Pakistan’s First Parenting Magazine

Detecting Hearing Loss in Newborns

What Should Parents Know about Hearing Loss in Newborns?

By Dr. Ghassan Shahrour

All of us know that educated parents can play a critical role not only in the prevention of hearing loss and deafness among their kids, but also in early detection processes to stay on track with their hearing, speech, language and communication skills.

Hearing loss in newborns occurs in at least one out of every one thousand births. Most of these cases are connected to inheritance factors and the rest are connected to different diseases.

The early identification of hearing loss permits the initiation of treatment and rehabilitation of the infant with hearing loss at a very young age. He/she can later learn more normal speech skills provided the hearing loss is identified early and intervention begins.

Why are some people born with hearing loss or deafness?

If there is a history of risk factors that includes any of the following, the newborn should have a hearing assessment to check his/her hearing.

  • Inter family marriage, especially in families with deafness history.
  • Difficult or unordinary delivery.
  • Low birth weight (less than one kg) and/or prematurity.
  • Assisted ventilation or oxygenation to help newborn with breathing for more than 10 days after birth.
  • Low Apgar scores (numbers assigned at birth that reflect the newborn’s health status)
  • Severe jaundice after birth (the skin becomes yellowish).
  • Mother’s illness during pregnancy (for example, German measles or rubella)
  • Other issues

However, studies have shown that only about half of all babies diagnosed with a hearing loss actually have a known risk factor for hearing loss. This means that the cause is never identified in about half of the babies with hearing loss. For this reason, some countries have instituted a universal hearing screen so that all babies have their hearing screened before they go home from the newborn nursery.

Early detection: first and second

  • Many parents still think that the newborn has either full ordinary hearing or no hearing (deafness). Actually, hearing loss can range from a mild impairment to profound loss. They may also think that the hearing of their babies is normal if he or she is responding to sounds and voices. However, we have to know that there are many subtle gradations between normal hearing and deafness.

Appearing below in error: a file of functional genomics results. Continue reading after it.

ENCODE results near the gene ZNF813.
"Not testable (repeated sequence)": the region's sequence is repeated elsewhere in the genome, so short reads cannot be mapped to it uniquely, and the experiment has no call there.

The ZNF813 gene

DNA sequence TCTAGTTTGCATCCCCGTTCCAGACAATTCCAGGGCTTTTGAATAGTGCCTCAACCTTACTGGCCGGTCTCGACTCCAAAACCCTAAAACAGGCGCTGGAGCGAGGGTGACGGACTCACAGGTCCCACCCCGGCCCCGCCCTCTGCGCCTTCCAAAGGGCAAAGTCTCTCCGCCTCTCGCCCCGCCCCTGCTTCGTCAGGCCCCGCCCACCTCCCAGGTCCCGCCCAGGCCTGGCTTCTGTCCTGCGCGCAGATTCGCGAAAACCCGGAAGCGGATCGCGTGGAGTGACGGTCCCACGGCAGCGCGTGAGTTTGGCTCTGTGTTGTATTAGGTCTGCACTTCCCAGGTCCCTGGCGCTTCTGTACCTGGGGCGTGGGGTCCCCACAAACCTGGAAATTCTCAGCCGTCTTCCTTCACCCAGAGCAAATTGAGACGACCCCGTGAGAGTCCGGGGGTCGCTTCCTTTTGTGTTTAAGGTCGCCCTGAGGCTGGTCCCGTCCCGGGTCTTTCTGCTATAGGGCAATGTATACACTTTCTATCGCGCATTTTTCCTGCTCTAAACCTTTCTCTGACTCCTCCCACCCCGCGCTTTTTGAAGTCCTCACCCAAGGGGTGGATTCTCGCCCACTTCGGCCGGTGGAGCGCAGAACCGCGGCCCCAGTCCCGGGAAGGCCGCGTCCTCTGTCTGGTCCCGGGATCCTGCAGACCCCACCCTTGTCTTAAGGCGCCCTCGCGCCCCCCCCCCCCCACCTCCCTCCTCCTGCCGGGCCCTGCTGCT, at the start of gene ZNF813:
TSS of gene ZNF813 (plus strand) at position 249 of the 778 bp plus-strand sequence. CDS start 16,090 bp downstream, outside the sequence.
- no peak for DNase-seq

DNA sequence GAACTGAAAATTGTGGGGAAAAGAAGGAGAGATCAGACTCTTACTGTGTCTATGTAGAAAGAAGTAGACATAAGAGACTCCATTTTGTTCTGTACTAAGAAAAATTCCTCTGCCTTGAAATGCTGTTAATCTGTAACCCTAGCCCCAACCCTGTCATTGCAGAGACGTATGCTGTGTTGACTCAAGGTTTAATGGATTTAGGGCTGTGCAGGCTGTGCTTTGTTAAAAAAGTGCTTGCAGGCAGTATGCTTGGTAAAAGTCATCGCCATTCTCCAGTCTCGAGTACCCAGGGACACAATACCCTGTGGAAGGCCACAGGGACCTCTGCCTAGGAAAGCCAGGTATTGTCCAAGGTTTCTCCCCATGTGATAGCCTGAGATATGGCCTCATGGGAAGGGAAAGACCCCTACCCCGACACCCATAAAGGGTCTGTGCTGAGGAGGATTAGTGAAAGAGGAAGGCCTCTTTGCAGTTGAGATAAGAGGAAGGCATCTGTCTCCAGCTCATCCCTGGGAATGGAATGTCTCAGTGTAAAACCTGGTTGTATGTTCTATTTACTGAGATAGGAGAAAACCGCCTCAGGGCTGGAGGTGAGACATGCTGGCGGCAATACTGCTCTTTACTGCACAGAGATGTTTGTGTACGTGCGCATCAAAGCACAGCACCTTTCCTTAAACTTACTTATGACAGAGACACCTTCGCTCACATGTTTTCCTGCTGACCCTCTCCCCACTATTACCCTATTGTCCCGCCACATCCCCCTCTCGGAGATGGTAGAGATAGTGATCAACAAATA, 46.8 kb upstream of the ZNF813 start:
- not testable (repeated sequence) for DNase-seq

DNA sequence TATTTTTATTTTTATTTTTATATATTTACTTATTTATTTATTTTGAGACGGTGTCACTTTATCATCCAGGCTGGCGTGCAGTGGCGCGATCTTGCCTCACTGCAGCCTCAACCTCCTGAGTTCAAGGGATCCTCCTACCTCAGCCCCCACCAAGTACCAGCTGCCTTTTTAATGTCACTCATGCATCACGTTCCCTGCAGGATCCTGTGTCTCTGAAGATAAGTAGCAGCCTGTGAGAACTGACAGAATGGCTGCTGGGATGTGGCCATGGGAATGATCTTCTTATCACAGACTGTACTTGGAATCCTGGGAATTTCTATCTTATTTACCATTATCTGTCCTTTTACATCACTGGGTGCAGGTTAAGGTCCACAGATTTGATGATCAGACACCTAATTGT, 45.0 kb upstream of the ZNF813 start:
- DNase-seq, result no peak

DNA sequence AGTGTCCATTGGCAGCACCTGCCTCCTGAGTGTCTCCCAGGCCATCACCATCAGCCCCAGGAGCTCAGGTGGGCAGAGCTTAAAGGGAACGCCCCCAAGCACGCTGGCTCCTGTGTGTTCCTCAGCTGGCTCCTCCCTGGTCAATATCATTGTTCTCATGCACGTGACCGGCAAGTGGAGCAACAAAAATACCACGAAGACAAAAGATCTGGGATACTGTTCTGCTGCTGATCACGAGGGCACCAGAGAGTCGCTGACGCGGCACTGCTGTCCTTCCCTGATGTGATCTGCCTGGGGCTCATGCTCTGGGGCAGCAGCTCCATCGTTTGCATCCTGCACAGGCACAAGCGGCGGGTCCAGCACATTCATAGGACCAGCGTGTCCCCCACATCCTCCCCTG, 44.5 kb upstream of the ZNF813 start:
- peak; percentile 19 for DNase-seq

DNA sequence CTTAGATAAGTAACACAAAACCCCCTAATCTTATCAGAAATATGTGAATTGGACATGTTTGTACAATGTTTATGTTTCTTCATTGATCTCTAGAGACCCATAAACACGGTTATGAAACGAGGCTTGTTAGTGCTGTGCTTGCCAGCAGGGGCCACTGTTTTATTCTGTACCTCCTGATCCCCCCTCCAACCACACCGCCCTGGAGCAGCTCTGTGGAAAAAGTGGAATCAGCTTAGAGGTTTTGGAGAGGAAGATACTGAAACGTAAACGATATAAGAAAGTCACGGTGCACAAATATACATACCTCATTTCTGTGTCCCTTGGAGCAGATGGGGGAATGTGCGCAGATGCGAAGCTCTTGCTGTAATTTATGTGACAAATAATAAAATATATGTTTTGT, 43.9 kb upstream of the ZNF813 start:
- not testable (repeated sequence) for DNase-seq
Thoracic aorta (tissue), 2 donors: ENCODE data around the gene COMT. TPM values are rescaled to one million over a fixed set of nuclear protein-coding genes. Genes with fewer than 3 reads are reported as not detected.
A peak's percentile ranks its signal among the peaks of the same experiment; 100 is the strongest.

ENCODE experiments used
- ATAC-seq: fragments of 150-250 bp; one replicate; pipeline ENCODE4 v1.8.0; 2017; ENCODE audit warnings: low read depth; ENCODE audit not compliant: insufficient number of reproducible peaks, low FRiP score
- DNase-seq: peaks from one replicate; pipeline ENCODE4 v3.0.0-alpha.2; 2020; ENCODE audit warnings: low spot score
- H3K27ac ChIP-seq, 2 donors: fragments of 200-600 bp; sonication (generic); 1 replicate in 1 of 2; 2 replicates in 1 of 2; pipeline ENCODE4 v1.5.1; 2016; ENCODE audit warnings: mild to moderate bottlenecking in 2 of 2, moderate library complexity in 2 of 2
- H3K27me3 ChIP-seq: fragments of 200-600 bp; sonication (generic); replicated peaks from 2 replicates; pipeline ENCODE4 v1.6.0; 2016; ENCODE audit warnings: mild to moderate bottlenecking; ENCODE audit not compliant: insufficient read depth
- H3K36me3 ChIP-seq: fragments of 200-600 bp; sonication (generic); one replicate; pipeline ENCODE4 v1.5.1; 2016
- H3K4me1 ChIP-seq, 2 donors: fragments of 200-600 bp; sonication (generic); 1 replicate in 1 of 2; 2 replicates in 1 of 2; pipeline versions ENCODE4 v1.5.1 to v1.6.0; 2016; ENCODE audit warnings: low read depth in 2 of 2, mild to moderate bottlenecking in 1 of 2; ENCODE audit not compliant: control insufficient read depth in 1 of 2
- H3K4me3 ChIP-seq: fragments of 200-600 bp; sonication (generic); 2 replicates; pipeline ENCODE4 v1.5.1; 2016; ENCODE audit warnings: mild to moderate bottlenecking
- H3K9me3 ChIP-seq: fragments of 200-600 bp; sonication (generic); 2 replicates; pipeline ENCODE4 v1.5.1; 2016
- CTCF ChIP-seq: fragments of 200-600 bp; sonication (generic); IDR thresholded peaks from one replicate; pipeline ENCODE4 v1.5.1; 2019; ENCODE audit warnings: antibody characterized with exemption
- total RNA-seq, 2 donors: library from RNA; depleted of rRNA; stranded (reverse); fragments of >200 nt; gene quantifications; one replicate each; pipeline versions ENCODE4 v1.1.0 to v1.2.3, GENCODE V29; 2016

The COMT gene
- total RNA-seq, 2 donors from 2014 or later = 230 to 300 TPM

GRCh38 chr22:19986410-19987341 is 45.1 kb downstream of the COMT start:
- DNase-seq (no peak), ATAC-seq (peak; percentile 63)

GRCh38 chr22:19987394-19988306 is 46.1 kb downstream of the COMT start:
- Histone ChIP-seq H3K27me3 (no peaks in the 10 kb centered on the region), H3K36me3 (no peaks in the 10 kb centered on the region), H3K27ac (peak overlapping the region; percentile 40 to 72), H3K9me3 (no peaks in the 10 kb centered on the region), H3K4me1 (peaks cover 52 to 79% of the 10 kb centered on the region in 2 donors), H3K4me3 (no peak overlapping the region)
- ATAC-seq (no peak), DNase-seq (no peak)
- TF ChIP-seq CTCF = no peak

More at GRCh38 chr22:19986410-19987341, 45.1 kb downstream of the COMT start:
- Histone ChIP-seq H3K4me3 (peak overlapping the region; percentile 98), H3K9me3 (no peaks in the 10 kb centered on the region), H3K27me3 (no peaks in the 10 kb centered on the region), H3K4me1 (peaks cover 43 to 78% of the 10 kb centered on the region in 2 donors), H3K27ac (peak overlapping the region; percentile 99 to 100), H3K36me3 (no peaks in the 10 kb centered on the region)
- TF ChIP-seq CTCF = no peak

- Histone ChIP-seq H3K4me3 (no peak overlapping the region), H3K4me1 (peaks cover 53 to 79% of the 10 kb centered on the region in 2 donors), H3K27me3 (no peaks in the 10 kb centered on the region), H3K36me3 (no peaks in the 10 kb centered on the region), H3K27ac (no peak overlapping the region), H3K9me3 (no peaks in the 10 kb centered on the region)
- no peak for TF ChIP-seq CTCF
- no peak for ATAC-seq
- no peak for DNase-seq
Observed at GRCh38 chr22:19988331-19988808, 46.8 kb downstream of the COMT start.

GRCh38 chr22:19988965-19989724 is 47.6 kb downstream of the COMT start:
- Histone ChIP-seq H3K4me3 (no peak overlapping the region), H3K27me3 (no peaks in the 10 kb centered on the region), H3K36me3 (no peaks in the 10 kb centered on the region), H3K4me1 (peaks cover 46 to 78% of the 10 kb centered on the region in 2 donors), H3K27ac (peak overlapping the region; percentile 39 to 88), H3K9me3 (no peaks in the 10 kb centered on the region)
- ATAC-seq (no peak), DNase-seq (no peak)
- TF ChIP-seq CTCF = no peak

• Many of us know that most babies who are born with hearing loss are raised as a person who is hard of hearing. What does this mean? It means that they use speech and their remnants of hearing for communication, perhaps supplemented with speech or lip reading. They probably will be fitted with hearing aids or in cases of more severe hearing loss, a Cochlear Implant. Children with more severe losses may also use Cued Speech, but still their primary language is a spoken language.
  • Children who are born with profound hearing loss or deafness may be taught either speech or speech reading (or perhaps even Cued Speech), or signs for communication. Remember that sign language for them is an essential human right that all of us must respect.
  • Until recently, parents often didn’t discover that their child was born with a hearing loss or deafness until the child failed to learn to speak. By that time, critical time was lost in the crucial child’s language development period. Together, parents and care providers should do their best not to lose this time.
  • A child with undetected hearing loss may not be able to develop normal speech and language or acquire the cognitive abilities that are needed for learning including knowing, thinking, and judging. Children whose hearing loss is not identified until, for example, 2 or 3 years of age may suffer from permanent damage of speech, language and learning. For example, it is common for a child with moderate hearing loss to develop speech and language and yet miss over half of what is being said. A child in this situation will have a weakness in development and learning and will often reach a point where advancement stops unless the hearing loss is detected and management and special education begin.
  • Thanks to the advancement of technology, which is widely available and affordable even in most of rural areas and primary health care settings, doctors can now perform accurate assessments of hearing in children starting within a few hours of birth.
  • The degree of hearing loss often determines the impact it will have on the child throughout their life. However, with early identification and partnership between parents and care providers, the impact can be lessened
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